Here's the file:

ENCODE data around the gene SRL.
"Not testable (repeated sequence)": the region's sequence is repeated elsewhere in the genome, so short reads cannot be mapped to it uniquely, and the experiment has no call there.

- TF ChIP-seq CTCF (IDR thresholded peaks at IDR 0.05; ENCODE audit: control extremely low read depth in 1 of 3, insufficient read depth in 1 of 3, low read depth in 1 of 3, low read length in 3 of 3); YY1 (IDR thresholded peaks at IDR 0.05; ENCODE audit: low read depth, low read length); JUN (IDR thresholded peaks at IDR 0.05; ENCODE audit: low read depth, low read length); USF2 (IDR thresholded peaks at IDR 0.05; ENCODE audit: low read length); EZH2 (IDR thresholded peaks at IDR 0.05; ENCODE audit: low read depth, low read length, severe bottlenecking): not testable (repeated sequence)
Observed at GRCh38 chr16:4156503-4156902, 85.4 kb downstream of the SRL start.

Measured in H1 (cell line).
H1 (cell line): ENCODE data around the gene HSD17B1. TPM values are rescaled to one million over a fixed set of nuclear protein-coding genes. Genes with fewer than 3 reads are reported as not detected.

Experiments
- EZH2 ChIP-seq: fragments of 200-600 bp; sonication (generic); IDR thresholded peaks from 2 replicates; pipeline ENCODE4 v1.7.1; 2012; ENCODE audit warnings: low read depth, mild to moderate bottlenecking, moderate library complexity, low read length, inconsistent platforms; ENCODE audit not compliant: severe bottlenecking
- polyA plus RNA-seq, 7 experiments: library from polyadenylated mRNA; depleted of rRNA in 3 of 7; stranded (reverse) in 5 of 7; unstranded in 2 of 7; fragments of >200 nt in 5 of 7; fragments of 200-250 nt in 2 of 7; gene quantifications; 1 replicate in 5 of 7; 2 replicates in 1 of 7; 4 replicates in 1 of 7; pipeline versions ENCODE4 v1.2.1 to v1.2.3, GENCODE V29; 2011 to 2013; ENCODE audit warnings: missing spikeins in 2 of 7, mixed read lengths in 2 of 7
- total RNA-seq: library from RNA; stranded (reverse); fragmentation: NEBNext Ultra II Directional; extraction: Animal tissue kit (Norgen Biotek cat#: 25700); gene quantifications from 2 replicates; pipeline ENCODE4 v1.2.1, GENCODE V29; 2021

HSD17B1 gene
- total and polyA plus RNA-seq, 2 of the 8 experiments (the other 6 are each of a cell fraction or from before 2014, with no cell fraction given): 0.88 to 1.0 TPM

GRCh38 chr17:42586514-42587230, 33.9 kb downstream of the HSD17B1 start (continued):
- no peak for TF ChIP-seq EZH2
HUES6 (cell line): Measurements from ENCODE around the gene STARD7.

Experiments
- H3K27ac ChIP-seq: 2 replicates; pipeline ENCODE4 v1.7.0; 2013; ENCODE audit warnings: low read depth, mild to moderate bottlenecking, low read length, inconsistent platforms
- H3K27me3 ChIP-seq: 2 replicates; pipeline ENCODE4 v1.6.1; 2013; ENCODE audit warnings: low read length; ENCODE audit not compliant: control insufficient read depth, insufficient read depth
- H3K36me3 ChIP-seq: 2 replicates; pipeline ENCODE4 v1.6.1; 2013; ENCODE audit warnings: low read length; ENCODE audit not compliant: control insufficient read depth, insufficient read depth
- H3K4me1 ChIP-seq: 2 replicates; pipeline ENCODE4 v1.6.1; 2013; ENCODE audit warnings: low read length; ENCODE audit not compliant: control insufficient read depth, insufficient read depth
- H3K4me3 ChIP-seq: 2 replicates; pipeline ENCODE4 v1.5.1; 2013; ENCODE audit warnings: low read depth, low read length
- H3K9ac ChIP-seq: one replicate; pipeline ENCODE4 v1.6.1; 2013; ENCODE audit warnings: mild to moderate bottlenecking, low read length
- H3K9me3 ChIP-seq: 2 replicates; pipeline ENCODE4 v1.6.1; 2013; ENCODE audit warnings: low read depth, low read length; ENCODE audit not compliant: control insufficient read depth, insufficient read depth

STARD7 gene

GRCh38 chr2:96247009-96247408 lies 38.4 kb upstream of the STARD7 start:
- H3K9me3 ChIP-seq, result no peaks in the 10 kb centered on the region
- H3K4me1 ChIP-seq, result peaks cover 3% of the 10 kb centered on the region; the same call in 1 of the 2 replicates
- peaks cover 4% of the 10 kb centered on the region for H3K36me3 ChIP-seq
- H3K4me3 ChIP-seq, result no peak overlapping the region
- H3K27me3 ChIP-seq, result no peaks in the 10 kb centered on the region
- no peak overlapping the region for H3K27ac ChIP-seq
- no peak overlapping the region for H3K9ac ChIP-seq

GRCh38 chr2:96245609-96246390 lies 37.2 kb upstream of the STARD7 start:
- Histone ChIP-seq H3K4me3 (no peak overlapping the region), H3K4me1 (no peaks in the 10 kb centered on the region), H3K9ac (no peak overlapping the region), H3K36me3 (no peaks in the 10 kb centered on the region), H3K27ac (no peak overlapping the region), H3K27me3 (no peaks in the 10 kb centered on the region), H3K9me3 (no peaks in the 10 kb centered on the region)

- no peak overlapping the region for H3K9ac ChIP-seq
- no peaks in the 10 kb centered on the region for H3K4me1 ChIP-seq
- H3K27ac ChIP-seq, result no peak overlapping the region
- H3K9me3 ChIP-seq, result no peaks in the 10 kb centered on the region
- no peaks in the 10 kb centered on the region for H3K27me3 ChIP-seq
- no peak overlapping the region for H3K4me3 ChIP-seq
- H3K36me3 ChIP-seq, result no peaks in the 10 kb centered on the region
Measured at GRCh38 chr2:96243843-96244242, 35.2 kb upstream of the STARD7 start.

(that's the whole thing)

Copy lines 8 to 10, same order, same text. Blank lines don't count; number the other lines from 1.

- EZH2 ChIP-seq: fragments of 200-600 bp; sonication (generic); IDR thresholded peaks from 2 replicates; pipeline ENCODE4 v1.7.1; 2012; ENCODE audit warnings: low read depth, mild to moderate bottlenecking, moderate library complexity, low read length, inconsistent platforms; ENCODE audit not compliant: severe bottlenecking
- polyA plus RNA-seq, 7 experiments: library from polyadenylated mRNA; depleted of rRNA in 3 of 7; stranded (reverse) in 5 of 7; unstranded in 2 of 7; fragments of >200 nt in 5 of 7; fragments of 200-250 nt in 2 of 7; gene quantifications; 1 replicate in 5 of 7; 2 replicates in 1 of 7; 4 replicates in 1 of 7; pipeline versions ENCODE4 v1.2.1 to v1.2.3, GENCODE V29; 2011 to 2013; ENCODE audit warnings: missing spikeins in 2 of 7, mixed read lengths in 2 of 7
- total RNA-seq: library from RNA; stranded (reverse); fragmentation: NEBNext Ultra II Directional; extraction: Animal tissue kit (Norgen Biotek cat#: 25700); gene quantifications from 2 replicates; pipeline ENCODE4 v1.2.1, GENCODE V29; 2021